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Finding a solution to youth violence

WORKING TOGETHER: From left to right, Abdul-Karim Abdullah, Jenni Steele and Jamal
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THE LAUNCH of Lambeth’s Violence Reduction Unit began with a historic meeting at Lambeth Town Hall last month organised by the Lambeth Safer Neighbourhood Board.

We saw the community leaders, council members and councillors, Third Sector sector organisations, faith leaders, health professionals and police officers sit down on September 23 and begin to map out what a public health approach to reducing violence looks like.

Alastair Reid, programme manager for Lambeth Safer Neighbourhood Board, highlighted the need for communities to be engaged on all levels on the design and delivery of a public health approach to reducing violence.

Citing information from the World Health Organisation (WHO) he highlighted the need to define the problem, identify risks and protective factors, develop and test prevention strategies and then assure widespread adoption.

Contributions from Lee Jasper representing Code 7, a youth organisation, emphasised the need for members of the community in Lambeth to be engaged and also for the narrative of violence to extend beyond youth and gangs and include all forms such as domestic and psychological which are major contributors to the cycle of violence.

VOCAL

Lee, who served as Senior Policy Advisor on Equalities to the former Mayor of London Ken Livingstone until he resigned in March 2008, has been very vocal about the need for total community involvement in the shaping of the public health model.


PICTURED: Lee Jasper

This involvement, said Lee, is essential in ensuring that policies to reduce violence are effective and deliver meaningful change to the communities most affected by poverty and crime.

Notable community members from across Lambeth came down to support the community centred conversation and looking at solutions moving forward.

Pastor Lorraine Jones (Dwanamics), Asher Senetor (Code 7), Gary Trowsdale (the Spirit of London awards) and Winston Goode (Juvenis) and a number of others contributed their ideas on how to achieve social change in the borough and across London.

A presentation from Kristian Aspinal, Lambeth Council’s lead on community safety, drew on statistics that were taken from police and ambulance data and it high - lighted that African Caribbean males in Lambeth make up 65 per cent of the 85 per cent male offender rate.

Lambeth are clear that there needs to be a systematic change in order to ensure that offender and victimisation rate decreases as Lambeth has the highest rates of violence in London.

Jamal Simpson, Lambeth’s representative for Youth Parliament, left, gave an address that ensured the youth voice will be heard and said that one of the priorities for Youth Parliament was to address youth violence and making sure young people are getting access to good education as it could change their life – and thus potentially spark a change in the community.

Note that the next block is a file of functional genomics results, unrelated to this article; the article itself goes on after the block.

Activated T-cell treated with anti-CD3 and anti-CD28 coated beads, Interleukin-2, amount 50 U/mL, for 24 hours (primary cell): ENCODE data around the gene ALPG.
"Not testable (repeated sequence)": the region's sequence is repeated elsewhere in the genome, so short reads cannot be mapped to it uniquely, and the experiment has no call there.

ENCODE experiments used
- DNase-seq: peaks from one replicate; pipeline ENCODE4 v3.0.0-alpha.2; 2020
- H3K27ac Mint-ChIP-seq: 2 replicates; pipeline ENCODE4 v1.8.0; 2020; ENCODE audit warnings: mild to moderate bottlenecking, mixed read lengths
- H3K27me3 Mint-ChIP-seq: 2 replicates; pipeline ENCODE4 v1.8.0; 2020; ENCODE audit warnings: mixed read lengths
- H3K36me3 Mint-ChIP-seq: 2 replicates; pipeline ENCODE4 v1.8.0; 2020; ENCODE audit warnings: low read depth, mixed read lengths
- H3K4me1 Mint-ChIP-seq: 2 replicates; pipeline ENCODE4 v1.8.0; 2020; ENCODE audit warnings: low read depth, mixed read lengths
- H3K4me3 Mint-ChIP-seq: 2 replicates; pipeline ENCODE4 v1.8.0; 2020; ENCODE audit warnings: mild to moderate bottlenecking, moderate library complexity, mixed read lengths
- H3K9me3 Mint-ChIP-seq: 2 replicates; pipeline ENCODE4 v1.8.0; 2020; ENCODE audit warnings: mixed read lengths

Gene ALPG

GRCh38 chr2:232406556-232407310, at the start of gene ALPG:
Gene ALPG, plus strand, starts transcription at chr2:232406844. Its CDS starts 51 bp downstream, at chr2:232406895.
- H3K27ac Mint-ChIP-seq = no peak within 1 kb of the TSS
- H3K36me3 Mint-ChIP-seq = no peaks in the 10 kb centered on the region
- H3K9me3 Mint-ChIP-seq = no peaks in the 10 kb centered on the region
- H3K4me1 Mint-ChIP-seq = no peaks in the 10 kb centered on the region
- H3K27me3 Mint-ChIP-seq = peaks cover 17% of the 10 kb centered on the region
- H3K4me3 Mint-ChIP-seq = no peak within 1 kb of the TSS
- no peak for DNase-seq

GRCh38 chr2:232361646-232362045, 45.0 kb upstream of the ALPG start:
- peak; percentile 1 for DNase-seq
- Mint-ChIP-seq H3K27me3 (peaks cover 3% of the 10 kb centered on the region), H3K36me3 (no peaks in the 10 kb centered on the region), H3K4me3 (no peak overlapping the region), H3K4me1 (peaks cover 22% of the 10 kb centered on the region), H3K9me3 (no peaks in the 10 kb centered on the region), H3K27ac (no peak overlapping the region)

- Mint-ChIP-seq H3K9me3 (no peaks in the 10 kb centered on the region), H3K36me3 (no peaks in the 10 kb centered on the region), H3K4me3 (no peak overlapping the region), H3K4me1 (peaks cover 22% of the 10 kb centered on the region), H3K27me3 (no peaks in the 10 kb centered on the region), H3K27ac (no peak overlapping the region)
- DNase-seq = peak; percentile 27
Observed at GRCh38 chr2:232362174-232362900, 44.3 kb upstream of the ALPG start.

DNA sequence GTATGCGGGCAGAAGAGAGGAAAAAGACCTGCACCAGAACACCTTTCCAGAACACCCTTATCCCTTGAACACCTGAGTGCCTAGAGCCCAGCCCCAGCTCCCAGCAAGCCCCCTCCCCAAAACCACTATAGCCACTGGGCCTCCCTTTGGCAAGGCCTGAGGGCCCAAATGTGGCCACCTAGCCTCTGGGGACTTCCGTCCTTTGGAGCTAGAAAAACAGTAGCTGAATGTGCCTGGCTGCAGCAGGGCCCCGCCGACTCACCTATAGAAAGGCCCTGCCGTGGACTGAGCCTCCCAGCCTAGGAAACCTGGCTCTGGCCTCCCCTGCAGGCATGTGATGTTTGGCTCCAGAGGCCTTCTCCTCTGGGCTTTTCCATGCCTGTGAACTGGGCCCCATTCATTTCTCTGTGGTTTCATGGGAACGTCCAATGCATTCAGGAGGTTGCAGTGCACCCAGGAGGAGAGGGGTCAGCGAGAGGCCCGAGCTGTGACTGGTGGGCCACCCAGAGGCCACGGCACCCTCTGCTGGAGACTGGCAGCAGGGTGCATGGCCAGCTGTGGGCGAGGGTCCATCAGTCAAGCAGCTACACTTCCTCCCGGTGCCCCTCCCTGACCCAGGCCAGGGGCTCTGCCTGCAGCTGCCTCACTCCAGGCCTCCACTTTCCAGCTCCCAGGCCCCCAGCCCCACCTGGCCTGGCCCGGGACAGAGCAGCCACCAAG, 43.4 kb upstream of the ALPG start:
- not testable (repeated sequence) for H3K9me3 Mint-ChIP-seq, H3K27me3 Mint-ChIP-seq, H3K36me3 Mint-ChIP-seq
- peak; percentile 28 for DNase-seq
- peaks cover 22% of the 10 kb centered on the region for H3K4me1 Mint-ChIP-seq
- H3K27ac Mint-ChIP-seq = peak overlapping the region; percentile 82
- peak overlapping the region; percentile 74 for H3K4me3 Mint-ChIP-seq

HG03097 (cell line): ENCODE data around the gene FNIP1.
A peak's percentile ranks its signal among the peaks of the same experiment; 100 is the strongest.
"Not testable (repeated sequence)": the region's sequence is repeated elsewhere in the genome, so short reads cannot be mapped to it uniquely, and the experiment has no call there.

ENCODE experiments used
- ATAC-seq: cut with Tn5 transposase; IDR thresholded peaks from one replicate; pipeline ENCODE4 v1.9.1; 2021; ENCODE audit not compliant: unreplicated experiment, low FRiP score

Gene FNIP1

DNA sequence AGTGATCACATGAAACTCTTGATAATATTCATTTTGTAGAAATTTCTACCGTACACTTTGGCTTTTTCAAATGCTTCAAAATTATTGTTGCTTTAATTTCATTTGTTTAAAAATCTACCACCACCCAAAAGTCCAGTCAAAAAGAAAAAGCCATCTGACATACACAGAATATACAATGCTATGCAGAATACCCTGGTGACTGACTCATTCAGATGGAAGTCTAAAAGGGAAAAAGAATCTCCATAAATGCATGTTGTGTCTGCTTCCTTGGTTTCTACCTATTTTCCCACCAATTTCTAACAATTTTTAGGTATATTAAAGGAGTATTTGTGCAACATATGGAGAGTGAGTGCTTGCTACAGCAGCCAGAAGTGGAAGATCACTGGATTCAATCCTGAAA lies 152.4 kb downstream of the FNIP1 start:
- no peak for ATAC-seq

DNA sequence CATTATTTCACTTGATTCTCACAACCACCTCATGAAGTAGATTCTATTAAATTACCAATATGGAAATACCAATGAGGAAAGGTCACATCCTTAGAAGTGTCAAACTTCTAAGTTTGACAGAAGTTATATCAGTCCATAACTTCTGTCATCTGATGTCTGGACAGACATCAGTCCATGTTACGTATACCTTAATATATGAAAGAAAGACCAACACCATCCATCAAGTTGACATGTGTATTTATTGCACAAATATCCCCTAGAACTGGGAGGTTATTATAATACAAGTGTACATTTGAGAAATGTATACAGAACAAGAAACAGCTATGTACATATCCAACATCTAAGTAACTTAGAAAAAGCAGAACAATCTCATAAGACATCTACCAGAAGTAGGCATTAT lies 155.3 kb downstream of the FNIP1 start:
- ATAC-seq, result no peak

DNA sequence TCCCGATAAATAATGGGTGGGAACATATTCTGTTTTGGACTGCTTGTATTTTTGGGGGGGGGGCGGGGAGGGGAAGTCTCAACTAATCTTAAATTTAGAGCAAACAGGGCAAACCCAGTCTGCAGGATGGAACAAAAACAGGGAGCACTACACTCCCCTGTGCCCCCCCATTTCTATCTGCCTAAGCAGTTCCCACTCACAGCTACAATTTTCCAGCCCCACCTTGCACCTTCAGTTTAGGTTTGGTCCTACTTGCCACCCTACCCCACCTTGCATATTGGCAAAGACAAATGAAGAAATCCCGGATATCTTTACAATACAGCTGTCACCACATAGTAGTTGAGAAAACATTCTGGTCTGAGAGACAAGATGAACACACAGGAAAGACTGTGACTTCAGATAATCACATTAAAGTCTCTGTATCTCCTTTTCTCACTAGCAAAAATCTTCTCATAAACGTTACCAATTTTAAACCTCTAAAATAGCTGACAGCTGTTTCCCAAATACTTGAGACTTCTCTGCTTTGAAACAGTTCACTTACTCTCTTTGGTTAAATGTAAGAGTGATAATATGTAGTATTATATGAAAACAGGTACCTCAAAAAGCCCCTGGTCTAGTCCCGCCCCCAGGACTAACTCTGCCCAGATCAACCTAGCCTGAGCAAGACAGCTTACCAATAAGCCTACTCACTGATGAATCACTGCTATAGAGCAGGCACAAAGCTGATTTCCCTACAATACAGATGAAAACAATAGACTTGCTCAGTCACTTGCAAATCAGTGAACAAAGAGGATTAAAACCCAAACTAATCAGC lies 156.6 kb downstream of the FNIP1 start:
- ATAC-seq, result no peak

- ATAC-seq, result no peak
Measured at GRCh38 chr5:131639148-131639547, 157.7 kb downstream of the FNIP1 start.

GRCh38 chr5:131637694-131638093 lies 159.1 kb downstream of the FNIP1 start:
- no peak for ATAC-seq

DISCUSSING SOLUTIONS: Dr Mahamed Hashi addresses the audience

Lambeth Council is paving the way in actualising a public health approach to tackling serious youth violence in the borough and hopefully setting the standard of what that looks like across the city enabling other boroughs to take a similar approach.

The people who live in the communities affected by violence know that a hyper-local approach is the only effective way a public health model will work.

During the event I highlighted the fact that youth services must be continually funded as young people who are affected by serious youth violence, poverty and trauma are being marginalised in their own communities.

Brixton High Street and the Town Hall looks nice with the surge of regeneration but one in three children in Lambeth are living in poverty and the violence figures are rising.

Cllr Dr Mohamad Hashi reminded those present about how much talent Lambeth has with all the diverse community champions who were in the room and across the borough.

He reminded the audience that if we all are working together we can make significant impact moving forward for the betterment of the young people in the community.

There was a consensus in the town hall at the end of the conversation that we all need to work together and ensure that we are putting young people at the centre of the issue.

Young black men are in real danger compared to young men from other ethnic backgrounds in Lambeth, and they will need special attention to enable them to thrive.

Abdul-Karim Abdullah from Young Lambeth Co-op, is a community youth worker.

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